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Keeping Your Shoulders Mobile AND Stable

Posted Nov 17 2008 11:44pm

Every time you reach for your seatbelt or wave goodbye, you rely on the impressive range of motion (ROM) of your shoulder. Unfortunately, for all of its mobility, the shoulder is also the least stable joint in your body, making it a prime target for injury.

The shoulder complex consists of a ball and socket joint and shoulder girdle whose combined actions result in your shoulder ROM. Covering the shoulder is the three-part deltoid, a thick, triangular muscle that stabilizes the shoulder and gives it a rounded appearance. The shoulder ball rests in a shallow cup and is held together by inherently weak ligaments. Its stability, therefore, is dependent on the muscles and tendons running across the joint. The risk of injury is high if these muscles are weak and/or tight, particularly when there is an imbalance in the strength and/or flexibility in your opposing muscle groups.

The key to preventing shoulder injuries is to both strengthen and stretch the muscles, tendons and ligaments supporting your shoulders, including a deep layer of small muscles and tendons known as the rotator cuff. Though they are small, the rotator cuff muscles have a big job to do, acting as stabilizers for the humerus (upper arm bone) in the shoulder socket. Rotator cuff injuries typically result from overusing the shoulder in sports such as tennis, golf or swimming. Furthermore, when the rotator cuff muscles are weak, the deltoids must bear the brunt of the work, leaving the shoulder vulnerable to injury. Repetitive stress on the shoulder causes micro tears and subsequent inflammation of the tendons or the rotator cuff muscles. The inflammation then causes pain which leads to a decreased ROM which leads to a decline in strength from inactivity.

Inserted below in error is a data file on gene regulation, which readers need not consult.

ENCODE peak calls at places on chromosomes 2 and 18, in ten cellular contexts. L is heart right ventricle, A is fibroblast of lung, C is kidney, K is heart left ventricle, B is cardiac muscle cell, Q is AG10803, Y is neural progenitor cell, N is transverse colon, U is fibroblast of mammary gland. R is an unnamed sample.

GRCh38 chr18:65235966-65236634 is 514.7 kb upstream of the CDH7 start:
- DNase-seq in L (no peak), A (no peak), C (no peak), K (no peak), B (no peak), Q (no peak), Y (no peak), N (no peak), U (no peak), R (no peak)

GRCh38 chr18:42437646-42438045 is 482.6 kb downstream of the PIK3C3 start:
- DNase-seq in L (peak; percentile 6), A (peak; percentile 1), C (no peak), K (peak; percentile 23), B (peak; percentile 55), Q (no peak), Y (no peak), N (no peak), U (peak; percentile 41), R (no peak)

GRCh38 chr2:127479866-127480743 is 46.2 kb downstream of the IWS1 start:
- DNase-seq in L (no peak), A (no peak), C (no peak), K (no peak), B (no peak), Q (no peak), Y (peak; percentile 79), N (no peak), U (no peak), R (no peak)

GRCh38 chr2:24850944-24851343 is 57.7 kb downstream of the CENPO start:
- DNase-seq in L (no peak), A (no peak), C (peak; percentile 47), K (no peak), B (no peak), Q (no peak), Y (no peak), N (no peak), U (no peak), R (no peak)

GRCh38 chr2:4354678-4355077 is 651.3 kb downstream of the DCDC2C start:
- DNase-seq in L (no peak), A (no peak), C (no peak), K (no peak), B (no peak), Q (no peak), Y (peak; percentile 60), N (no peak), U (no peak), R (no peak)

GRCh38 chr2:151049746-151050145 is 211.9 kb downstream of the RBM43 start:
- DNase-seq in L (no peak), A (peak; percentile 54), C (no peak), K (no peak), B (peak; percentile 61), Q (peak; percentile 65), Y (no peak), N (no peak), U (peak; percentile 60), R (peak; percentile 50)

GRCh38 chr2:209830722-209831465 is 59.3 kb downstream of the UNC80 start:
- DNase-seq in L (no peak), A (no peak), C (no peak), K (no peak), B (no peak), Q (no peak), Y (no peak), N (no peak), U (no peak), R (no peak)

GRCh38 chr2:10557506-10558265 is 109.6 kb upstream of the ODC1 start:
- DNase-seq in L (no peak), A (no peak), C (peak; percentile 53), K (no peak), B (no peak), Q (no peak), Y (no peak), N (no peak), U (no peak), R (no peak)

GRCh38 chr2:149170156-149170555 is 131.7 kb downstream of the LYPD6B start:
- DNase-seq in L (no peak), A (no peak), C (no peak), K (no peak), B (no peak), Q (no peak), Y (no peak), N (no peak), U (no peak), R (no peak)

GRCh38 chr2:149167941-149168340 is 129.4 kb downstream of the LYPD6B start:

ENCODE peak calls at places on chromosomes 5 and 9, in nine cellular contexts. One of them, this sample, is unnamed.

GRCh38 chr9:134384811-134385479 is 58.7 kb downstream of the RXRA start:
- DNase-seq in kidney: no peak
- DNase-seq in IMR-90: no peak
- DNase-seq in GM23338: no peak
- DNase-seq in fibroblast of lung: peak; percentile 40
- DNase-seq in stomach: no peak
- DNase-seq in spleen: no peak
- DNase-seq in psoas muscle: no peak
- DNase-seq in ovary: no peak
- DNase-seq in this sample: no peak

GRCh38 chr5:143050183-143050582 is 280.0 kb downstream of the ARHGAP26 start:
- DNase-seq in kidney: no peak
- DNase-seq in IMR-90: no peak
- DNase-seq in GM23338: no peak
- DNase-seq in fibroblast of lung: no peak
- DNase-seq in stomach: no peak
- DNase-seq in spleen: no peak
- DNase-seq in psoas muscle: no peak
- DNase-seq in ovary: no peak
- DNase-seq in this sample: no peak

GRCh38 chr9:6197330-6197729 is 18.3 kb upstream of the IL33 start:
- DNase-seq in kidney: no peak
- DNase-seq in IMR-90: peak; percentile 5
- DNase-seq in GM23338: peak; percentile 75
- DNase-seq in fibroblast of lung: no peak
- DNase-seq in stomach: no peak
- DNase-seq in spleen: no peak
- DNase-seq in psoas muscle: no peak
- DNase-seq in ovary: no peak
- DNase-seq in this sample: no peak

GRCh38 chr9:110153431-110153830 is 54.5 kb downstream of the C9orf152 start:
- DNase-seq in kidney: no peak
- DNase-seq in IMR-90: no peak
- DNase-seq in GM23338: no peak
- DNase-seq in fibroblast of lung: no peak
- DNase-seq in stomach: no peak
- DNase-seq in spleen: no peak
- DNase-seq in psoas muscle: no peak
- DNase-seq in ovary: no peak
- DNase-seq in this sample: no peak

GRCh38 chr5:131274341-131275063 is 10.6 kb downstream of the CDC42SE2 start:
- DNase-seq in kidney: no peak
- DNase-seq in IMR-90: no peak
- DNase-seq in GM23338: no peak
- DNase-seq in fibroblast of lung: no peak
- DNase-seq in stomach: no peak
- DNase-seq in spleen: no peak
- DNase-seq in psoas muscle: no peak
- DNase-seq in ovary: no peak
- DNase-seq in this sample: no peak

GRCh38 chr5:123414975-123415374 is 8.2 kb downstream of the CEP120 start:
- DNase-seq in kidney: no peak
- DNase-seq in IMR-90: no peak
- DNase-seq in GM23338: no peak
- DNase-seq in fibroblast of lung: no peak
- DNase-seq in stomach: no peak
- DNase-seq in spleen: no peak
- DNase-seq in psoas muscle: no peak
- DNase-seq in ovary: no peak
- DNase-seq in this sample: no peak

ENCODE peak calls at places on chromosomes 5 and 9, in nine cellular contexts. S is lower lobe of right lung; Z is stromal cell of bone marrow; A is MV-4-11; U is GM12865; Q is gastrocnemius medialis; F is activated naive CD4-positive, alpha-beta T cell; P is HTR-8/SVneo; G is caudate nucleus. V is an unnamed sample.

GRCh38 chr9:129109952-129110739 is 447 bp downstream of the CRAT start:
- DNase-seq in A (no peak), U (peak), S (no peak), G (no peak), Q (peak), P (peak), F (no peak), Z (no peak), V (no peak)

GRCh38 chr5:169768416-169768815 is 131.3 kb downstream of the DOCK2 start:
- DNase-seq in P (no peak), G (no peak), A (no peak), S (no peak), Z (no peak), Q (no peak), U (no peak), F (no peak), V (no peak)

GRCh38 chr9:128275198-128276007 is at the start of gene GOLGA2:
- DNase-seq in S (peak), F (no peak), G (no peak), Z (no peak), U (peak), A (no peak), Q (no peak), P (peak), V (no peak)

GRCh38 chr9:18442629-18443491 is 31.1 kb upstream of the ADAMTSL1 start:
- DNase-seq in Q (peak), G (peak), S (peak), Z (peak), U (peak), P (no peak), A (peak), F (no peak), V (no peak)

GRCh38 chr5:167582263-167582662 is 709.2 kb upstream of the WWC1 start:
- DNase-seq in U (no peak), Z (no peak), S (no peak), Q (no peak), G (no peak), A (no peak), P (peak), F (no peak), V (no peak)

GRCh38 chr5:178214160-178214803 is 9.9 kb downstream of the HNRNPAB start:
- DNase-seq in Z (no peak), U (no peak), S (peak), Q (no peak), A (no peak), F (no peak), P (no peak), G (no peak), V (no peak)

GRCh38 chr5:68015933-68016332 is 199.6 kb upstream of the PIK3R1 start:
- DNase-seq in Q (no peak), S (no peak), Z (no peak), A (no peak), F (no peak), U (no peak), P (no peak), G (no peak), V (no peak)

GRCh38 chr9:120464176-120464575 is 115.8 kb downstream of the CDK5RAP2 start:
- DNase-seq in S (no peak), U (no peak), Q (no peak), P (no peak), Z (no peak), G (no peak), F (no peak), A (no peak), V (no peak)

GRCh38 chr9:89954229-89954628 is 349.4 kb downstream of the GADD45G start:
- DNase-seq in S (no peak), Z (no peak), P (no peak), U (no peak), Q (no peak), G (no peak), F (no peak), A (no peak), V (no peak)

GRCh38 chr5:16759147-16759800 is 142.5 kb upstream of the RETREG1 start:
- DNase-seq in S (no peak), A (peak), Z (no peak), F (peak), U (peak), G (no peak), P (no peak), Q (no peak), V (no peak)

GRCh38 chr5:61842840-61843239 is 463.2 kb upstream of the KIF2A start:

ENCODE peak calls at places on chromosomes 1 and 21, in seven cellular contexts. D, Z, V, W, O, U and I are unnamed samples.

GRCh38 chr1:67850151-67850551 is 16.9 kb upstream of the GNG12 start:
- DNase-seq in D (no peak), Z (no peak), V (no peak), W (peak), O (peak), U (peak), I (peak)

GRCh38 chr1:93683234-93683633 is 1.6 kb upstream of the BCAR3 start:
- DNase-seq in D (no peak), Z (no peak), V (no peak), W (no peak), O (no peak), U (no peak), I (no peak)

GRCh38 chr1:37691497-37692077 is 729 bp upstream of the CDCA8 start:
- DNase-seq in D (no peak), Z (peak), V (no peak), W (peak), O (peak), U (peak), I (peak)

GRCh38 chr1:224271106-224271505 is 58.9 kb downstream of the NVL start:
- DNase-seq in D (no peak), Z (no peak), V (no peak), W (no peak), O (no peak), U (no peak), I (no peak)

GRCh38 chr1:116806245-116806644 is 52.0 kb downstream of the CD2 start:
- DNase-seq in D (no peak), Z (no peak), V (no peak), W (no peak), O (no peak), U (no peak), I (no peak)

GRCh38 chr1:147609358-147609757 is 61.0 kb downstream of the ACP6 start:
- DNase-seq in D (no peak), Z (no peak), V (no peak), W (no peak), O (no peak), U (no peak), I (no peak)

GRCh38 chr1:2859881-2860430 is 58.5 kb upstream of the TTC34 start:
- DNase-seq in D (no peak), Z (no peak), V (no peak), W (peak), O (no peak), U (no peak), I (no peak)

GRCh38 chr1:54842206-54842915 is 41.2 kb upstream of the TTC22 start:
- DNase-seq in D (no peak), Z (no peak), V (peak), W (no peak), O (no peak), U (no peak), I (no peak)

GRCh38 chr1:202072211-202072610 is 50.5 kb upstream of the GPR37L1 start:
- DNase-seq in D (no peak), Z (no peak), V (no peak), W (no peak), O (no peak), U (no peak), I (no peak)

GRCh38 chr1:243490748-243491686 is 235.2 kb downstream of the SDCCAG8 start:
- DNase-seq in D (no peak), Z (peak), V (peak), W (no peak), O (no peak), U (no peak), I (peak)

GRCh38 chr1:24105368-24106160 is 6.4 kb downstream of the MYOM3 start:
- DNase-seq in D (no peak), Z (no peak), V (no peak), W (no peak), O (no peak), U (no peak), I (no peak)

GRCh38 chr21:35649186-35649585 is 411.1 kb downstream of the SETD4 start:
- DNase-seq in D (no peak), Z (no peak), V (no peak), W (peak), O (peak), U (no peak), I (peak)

One of my aquatic therapy clients, “Anne” came to me with not just a torn rotator cuff, but, according to her MRI, it was damaged beyond repair and her orthopedist wouldn’t operate. Apparently, years of competitive tennis had taken its toll. After 2 months of 2 times per week of aquatic therapy, however, Anne’s pain was greatly reduced and her strength and pain-free ROM had greatly increased. Furthermore, after 5 months of aquatic therapy Anne is virtually pain-free - except if she overdoes it by throwing a football to her grandson! Aquatic therapy can be very effective in treating both acute and chronic shoulder conditions. For more information, go to www.bewellcoaching.com and check out the aquatic therapy/training page.

Preventative Exercises to Stretch/Strengthen the Rotator Cuff Muscles

Shoulder Stretches

-   Stretch the back of your shoulder by reaching your arm across your chest toward the opposite shoulder. Holding your arm either above or below the elbow, gently stretch your arm for 20-30 seconds.   Switch sides and repeat.

- Raise one arm and bend it behind your head to touch the opposite shoulder. Use your other hand to gently pull the arm downward. Hold for 20-30 seconds. Switch sides and repeat.

Strength Exercise for Rotator Cuff

Holding light dumbbells in each hand by your side, lift your slightly bent arms horizontally to shoulder height, keeping your thumbs pointed toward the floor. Slowly lower your arms and then return them to shoulder level. Repeat 8-12 times.

  Tips to Reduce Shoulder Wear and Tear

 1.   If your sport is unilateral (such as golf or tennis), try practicing your strokes or swings on your non-dominant side.

 2.   Make an effort to use your non-dominant arm as much as your dominant arm in all activities of daily life.

 3.   Keep your neck and shoulder muscles relaxed when you’re exercising other muscle groups.

4.   When performing water aerobics, avoid repeatedly reaching your arms over head, breaking the surface of the water.

Next time we’ll focus on another ball and socket joint, the hip.  Until then…

Be Well,

Carolyn

 

      
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